Current Health Pandemic Shows the Need to Restructure Old Agricultural Trade Policies
Haiti is still rebuilding following the devastation of the 7.0 earthquake that struck a decade ago. Among an array of social burdens keeping this small Caribbean country in a perpetual cycle of vulnerability, food insecurity has been a persistent threat to its citizens since well before the earthquake. The earthquake exacerbated Haiti’s food crisis, and consequently, about half of the Haitian population remains undernourished.
In the aftermath of the 2010 earthquake, the country of 10 million people faced a dire food shortage. Approximately 25,000 tons of food aid of U.S. origin was distributed in response to the earthquake. Over 80 percent of the total dollar value of funds and metric tons of U.S. food aid allocated for emergency activities throughout Latin America and the Caribbean during the 2010 fiscal year was apportioned to Haiti. During the same year, Haiti imported about US$160 million worth of rice from the United States. Haiti needed to rely on foreign food aid, including rice imports.
Fast forward to 2020, Haiti continues to face severe food insecurity that has been exacerbated by the COVID-19 pandemic. Haiti imported more staple food, for which the prices had decreased, by April 2020 than the previous year. However, the global slowdown on imports and exports, in addition to low domestic production and high production costs, have resulted in elevated prices on locally produced staple food such as rice. Haiti’s dependency on rice imports is puzzling considering that it once produced enough rice for local consumption.
The Result of Disproportionate Liberal Trade Policies in a Time of Crisis
As a supporter of trade liberalization myself, it is important to fully understand this contradiction by going back to the liberalization policies of the 1980s and 1990s, when many Latin American and Caribbean countries implemented open-market trade policies to grow their economies. In 1986, Haiti placed a 50 percent ad valorem tariff on rice imports. By 1995, with the support of U.S. President Bill Clinton, the International Monetary Fund and the World Bank pushed structural adjustment programs in Haiti, which involved Haiti drastically reducing its tariffs on rice imports to three percent.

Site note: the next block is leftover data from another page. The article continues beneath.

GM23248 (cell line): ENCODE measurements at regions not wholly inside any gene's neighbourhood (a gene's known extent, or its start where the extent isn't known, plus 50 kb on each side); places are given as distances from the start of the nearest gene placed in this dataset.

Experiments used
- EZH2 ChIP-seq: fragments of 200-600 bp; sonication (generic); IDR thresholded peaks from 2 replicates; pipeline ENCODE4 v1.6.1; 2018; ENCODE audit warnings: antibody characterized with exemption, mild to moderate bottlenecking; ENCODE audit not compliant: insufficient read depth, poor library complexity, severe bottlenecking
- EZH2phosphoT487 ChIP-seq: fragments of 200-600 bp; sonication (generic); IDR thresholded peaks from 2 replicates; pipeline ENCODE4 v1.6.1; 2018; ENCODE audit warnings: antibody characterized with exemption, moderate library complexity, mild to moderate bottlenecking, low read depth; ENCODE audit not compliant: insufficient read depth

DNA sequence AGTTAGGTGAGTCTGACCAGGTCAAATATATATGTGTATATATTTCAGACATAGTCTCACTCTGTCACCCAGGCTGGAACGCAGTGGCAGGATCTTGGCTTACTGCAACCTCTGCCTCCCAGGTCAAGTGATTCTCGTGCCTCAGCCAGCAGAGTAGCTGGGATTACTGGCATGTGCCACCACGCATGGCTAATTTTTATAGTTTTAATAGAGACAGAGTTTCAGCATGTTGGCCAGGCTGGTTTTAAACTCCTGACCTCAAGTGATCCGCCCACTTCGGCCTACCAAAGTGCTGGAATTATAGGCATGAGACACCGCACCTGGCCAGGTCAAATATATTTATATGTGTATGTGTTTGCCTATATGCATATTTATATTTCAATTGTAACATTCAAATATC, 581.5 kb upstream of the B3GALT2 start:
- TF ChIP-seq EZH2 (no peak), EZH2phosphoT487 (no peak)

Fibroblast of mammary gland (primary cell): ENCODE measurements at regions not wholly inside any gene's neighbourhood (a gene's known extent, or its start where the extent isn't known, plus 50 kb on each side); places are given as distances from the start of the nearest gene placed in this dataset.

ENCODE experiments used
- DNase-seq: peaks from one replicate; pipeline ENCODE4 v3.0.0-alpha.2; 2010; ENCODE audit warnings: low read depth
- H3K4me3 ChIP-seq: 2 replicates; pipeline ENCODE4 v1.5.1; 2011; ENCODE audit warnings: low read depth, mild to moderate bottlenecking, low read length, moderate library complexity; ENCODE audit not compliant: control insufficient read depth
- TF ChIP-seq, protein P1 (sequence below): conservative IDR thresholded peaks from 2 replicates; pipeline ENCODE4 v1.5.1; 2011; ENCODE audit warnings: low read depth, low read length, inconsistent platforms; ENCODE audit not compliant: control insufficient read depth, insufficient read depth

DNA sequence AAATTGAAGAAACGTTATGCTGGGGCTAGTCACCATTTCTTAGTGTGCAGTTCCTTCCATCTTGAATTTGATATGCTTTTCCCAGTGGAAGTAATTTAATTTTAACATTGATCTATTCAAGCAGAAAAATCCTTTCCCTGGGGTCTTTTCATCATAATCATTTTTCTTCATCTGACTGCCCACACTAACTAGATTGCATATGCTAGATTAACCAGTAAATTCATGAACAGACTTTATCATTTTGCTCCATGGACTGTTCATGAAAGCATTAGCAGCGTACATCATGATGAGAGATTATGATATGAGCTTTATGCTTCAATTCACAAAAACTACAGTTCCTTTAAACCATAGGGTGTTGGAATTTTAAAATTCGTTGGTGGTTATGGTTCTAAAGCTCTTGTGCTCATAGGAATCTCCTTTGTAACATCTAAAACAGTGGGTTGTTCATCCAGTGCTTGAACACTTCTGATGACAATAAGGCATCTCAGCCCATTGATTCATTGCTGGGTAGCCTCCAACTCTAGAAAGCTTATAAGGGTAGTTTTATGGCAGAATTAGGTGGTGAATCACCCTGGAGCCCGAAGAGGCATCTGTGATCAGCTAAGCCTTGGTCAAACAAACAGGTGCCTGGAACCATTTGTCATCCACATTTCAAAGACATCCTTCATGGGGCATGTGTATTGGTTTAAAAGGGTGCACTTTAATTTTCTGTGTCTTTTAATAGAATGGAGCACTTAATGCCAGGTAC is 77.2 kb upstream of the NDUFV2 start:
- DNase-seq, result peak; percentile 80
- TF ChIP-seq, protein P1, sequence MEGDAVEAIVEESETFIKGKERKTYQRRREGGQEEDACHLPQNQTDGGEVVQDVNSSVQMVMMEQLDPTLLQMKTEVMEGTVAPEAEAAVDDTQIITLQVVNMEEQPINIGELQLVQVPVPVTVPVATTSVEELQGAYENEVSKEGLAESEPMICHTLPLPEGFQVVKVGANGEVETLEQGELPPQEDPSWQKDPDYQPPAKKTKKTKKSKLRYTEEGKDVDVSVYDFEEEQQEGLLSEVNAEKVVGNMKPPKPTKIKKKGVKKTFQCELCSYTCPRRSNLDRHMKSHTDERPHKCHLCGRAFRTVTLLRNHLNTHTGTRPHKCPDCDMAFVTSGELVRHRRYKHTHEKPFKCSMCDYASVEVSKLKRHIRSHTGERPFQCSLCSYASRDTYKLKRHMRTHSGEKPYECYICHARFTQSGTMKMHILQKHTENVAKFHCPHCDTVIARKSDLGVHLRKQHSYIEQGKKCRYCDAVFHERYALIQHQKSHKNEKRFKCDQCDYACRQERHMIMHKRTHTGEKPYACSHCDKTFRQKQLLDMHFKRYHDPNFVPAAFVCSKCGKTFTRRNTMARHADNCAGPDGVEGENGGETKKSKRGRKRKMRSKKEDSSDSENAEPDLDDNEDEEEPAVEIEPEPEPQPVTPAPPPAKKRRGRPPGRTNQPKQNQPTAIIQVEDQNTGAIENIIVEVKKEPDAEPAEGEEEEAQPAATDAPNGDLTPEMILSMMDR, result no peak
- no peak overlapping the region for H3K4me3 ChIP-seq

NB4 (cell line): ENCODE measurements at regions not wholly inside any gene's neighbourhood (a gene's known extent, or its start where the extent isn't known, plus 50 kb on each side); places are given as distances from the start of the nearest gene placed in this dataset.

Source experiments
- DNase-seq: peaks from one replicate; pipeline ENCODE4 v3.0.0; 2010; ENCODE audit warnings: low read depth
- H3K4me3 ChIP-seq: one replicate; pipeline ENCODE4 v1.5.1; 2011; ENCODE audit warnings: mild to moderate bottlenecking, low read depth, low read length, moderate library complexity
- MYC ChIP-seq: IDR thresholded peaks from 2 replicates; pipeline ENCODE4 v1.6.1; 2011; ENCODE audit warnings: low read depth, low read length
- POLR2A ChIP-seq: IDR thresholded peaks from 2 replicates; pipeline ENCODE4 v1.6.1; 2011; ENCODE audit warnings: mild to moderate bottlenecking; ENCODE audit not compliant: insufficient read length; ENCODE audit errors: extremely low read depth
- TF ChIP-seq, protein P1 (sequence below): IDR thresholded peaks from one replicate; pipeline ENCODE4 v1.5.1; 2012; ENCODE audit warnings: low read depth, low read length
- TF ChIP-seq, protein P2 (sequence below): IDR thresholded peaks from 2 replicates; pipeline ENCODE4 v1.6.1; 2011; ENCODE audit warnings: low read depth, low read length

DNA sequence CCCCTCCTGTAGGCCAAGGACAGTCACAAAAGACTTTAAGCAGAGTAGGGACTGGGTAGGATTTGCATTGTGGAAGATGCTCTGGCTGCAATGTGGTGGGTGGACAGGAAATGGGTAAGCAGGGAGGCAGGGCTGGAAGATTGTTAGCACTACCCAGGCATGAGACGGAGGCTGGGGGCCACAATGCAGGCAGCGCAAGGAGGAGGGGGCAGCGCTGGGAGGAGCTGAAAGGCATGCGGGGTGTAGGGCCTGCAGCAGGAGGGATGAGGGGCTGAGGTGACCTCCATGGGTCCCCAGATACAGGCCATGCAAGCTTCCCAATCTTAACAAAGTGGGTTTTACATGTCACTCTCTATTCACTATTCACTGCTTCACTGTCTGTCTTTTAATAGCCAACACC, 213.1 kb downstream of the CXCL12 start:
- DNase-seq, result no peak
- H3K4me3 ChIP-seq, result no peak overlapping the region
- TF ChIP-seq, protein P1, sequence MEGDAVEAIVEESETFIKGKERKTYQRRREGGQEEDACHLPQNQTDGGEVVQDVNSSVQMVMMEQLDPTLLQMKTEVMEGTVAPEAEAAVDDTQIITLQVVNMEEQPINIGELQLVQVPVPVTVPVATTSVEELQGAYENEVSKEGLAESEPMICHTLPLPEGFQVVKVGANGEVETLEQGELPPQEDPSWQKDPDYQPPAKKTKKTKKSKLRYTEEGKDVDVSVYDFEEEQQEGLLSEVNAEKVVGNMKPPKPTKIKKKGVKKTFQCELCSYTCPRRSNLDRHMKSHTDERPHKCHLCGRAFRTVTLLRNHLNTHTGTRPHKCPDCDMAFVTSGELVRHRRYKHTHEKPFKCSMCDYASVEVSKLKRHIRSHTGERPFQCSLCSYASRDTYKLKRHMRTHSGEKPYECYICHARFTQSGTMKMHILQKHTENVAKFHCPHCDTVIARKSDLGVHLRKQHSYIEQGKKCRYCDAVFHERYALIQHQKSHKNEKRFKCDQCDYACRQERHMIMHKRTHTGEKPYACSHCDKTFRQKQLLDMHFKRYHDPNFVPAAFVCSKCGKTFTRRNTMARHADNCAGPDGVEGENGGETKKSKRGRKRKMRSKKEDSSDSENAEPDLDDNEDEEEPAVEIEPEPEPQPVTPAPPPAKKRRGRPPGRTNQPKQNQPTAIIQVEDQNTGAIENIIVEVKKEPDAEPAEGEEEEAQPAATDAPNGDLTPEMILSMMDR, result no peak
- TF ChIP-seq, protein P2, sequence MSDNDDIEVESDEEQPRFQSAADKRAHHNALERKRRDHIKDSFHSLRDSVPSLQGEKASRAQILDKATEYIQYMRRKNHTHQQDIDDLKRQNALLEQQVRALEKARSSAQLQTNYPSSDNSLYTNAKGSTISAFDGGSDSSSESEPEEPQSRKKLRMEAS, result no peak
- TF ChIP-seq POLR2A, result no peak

Rather than leading to economic growth, these policies resulted in an influx of cheaper, subsidized rice imports. Haitian rice imports increased dramatically from 7,000 metric tons in 1985 to 207,000 metric tons a decade later, according to the U.S. Department of Agriculture (USDA) figures. The majority of these imports came from the United States.
On the other hand, rice productivity in Haiti dropped significantly. From 1980 to 1990, Haiti averaged 124,000 tons of rice produced, which dropped down to an average of 114,400 tons by 2005-06.
Most of the U.S. rice imports come from Clinton’s home state of Arkansas. The rice grower in Arkansas has received billions of dollars of subsidies since 1995. Following the earthquake, Clinton stated during a Senate Foreign Relations Committee hearing, “It may have been good for some of my farmers in Arkansas, but it has not worked. I have to live every day with the consequences of the lost capacity to produce a rice crop in Haiti to feed those people, because of what I did.”
The liberalization of Haiti’s rice market has created a cycle of dependency for the country, which becomes more evident during a crisis, such as the 2010 earthquake and today’s global health pandemic. Many Haitian rice growers have found it difficult to sell within their own market because of the inability to compete against the lower cost, subsidized imports from the United States. As a result, and prior to the pandemic, 80 percent of rice consumed in Haiti had been imported.
With the current global health pandemic, the United Nations World Food Programme estimates that the number of people in Haiti alone that face food insecurity will jump from 700,000 to 1.6 million.
In April 2020, the World Bank, which supported trade liberalization in Haiti, provided US$9.5 million to Haiti’s agricultural sector to address the deepened food insecurity resulting from the COVID-19 outbreak, as well its impact on global trade. Ironically, such support may help the local agricultural sector to become self-sufficient again. Time will tell.
Awareness to Action
Haiti’s story is a familiar one in other regions as well, such as Sub-Saharan Africa. However, many remain unaware of the link between trade policies and food insecurity. For instance, in response to my TEDx talk on the subject, people have commented, “I had no idea about how these policies impacted so many lives.”